Wednesday, 12 September 2012

High Days and Holidays

It's Flavia's birthday today.  She's 16 (and, as she solemnly told me, next year will be!) and yesterday was our (Mark and I) wedding anniversary.  We've been married for eight years, which isn't bad...longer than any of his other marriages.  By this point in my marriage to Simon (pause whilst I try to work out exactly where we were...he was such a difficult employee that we moved, on average, every 18 months so it's a case of working out where we were as to when something occurred, and if that isn't sad then what is?).  I know.  1994.  Dowlais, Merthyr Tydfil.  By this stage he'd kicked me out a few times, I'd left a few times (and crawled back since I felt I had no-where to go) and within the year I'd felt so isolated and depressed I'd taken an overdose of sleeping tablets.  What a riot.

Anyway, back to the topic in hand.  Flavia's birthday.  We celebrated on Saturday, which I thought was pretty good going since initially (and until a week beforehand) we hadn't thought we could commemorate it in any way whatsoever - cash (or the lack thereof) being what it is.  However, we managed to wangle things so that she could at least invite a few friends over.  My family didn't do birthday parties - we (brother, sister, parents and self) would have tea and a cake but that was pretty much it so I'm a bit at a loss to know what to do.  When Flavia was younger I'd organise stuff and hand out party bags at the end and the last couple of years or so she's had sleepovers and dvds but most of the time I'm guessing.  And, I have to say, Flavia is very good.  She knows our financial situation and doesn't ask much - her friends go to restaurants or the cinema or bowling or whatever (or two out of the three usually) but Flavia knows that if we go to the cinema once a year then that's a big deal.  I hate life being so constrained and know her life isn't as rounded as it should be but can't think what else to do.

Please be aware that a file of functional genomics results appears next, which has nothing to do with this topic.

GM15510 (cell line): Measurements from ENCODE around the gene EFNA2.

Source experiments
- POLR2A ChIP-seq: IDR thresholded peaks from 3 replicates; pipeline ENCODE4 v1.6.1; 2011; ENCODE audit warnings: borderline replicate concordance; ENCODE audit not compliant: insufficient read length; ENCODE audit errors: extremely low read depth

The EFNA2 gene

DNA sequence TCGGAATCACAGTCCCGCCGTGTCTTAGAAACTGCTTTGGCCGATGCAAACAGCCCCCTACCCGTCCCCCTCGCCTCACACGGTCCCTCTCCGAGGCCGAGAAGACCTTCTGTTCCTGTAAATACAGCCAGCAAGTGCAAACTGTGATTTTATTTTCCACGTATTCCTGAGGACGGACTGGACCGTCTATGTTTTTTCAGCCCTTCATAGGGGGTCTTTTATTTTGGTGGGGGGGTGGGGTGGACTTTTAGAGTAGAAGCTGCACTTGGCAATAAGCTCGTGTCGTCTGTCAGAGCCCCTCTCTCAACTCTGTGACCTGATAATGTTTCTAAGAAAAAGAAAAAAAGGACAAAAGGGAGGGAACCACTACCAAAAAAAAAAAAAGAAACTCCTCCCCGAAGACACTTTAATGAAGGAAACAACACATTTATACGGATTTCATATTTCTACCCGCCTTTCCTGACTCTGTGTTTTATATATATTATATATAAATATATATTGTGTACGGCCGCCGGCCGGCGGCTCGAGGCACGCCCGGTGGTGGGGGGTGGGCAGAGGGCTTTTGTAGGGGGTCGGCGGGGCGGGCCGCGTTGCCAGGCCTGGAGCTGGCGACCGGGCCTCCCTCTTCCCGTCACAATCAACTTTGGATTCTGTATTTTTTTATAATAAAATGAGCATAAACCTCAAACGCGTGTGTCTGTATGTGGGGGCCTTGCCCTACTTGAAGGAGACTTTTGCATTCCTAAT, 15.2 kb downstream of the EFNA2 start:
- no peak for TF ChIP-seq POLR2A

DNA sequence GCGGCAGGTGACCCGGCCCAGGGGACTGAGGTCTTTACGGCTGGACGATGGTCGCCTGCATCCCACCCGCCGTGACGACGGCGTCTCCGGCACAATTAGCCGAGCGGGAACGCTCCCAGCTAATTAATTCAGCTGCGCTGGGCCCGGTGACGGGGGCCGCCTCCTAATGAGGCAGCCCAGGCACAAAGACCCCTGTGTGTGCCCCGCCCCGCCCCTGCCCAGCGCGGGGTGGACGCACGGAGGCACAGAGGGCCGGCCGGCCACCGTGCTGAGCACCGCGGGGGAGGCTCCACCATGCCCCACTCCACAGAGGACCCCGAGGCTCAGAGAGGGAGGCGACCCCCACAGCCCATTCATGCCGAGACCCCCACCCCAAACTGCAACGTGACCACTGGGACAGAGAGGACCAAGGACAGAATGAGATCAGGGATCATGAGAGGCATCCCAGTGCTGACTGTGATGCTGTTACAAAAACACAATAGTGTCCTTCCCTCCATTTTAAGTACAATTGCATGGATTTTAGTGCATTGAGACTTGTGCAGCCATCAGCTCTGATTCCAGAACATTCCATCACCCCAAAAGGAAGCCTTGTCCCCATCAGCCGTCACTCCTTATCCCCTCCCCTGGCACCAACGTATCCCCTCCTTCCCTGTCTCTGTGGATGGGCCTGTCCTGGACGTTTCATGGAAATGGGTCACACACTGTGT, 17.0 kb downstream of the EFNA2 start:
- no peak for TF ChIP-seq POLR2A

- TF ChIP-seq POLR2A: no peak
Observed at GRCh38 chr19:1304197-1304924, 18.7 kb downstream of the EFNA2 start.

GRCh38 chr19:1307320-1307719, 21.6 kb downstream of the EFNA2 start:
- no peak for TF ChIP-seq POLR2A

This year we worked out we could just about manage pizza, cake and ice-cream.  Because it was a last minute thing only five of Flavia's friends could turn up but, after meeting in Cardiff (at Waterstone's, their congregation point of choice) then came back for the aforementioned food and to watch dvds.  By seven o'clock every one had gone home.  Mark and I sat outside and listened to them chanting the words to The Big Bang Theory and I couldn't help but smile - and be very grateful.  The time may very well come when Flavia gives me the nightmares of other parents' but right now I am lucky.  Yes she can be a pain but (so far) I don't have to worry about drink, drugs or sex.  The hardest thing at the party was the own-brand coke from Asda and the nice thing was that no-one gave a damn.  The girls were quite happy, we were happy.  I don't know whether it has anything to do with how they've been raised (although other parents seem to do exactly the same thing and have the Offspring from Hell) and 'class' doesn't seem to mean anything either, inasmuchas brats can be from a sink estate or go to an independent school but they still manage to get their grubby little mitts on booze and drugs.  It could, of course, simply be because we're boring.  We don't drink (either in the home or out...not because we're teetotal but simply because it costs money and there are better things to spend one's filthy lucre on than alcohol), we don't go out a great deal (again, it costs money) and we live simple lives.  It could be because I had such a sheltered up-bringing (I was seventeen before I found out what a French kiss was - not through experience but by hearsay) but I don't see why.  Girls from families as sheltered as my own have led 'interesting' lives and been pregnant by the time they reach Flo's age.

So, now my daughter is sixteen.  Technically able to marry (with consent) and I feel ancient.  I remember what it was like to be that age and although I'm grateful Flavia is nowhere near as green as I was at that age, I worry for her.  She hopes to go to University (Simon has, after all, informed her not to worry about the financial aspect since he is going to win the lottery.  The annoying thing is he probably will) and, whilst I know she needs to grow (roots and wings and all that) it's scary. I don't like the knowledge that at some point she'll be hurt.  At some point her heart will be broken.  Bad things will happen to her and I won't be able to protect her.  She's stronger than I am - a bit stroppy, which is good.  Takes after her maternal great-grandmother in that regard (an Irish redhead!) so I hope she won't be taken advantage of quite so much (too much to hope she won't be taken advantage of at all.  She's human, after all) and I keep my fingers crossed that she is resilient.  She gives the impression of being so, but impressions are awfully deceptive.

After all, her father gave the impression of being a decent man (to some, at least) whilst in reality he was/is a sociopath.  Hopefully there's just enough of her father in her to enable her to survive - but not so much that she will be as selfish, ruthless and cruel.

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